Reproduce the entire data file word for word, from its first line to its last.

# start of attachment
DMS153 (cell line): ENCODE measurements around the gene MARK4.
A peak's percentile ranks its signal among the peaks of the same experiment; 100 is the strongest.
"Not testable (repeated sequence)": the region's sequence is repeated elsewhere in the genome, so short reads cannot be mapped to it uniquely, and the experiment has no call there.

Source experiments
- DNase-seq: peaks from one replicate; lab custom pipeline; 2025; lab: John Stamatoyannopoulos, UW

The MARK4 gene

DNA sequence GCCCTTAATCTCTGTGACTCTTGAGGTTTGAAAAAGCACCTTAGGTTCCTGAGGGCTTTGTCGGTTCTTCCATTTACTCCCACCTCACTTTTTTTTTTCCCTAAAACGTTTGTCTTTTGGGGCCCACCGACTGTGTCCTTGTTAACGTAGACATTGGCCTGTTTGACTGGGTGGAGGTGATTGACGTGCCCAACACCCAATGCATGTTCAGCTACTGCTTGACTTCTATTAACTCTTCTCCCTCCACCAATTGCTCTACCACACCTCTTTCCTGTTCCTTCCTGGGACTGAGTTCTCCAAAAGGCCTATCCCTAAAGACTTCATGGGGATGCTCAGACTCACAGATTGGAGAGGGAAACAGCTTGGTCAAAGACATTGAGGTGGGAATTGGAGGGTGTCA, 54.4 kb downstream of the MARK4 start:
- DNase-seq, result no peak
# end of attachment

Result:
DMS153 (cell line): ENCODE measurements around the gene MARK4.
A peak's percentile ranks its signal among the peaks of the same experiment; 100 is the strongest.
"Not testable (repeated sequence)": the region's sequence is repeated elsewhere in the genome, so short reads cannot be mapped to it uniquely, and the experiment has no call there.

Source experiments
- DNase-seq: peaks from one replicate; lab custom pipeline; 2025; lab: John Stamatoyannopoulos, UW

The MARK4 gene

DNA sequence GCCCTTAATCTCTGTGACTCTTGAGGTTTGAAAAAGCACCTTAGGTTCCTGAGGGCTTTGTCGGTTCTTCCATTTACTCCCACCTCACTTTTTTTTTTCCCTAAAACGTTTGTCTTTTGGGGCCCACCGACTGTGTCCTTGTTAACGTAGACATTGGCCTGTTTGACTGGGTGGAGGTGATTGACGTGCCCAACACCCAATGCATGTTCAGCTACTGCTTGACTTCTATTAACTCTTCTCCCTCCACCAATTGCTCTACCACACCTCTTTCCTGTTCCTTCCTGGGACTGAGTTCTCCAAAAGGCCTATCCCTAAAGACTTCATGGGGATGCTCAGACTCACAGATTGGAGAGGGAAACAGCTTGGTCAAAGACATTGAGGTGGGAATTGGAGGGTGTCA, 54.4 kb downstream of the MARK4 start:
- DNase-seq, result no peak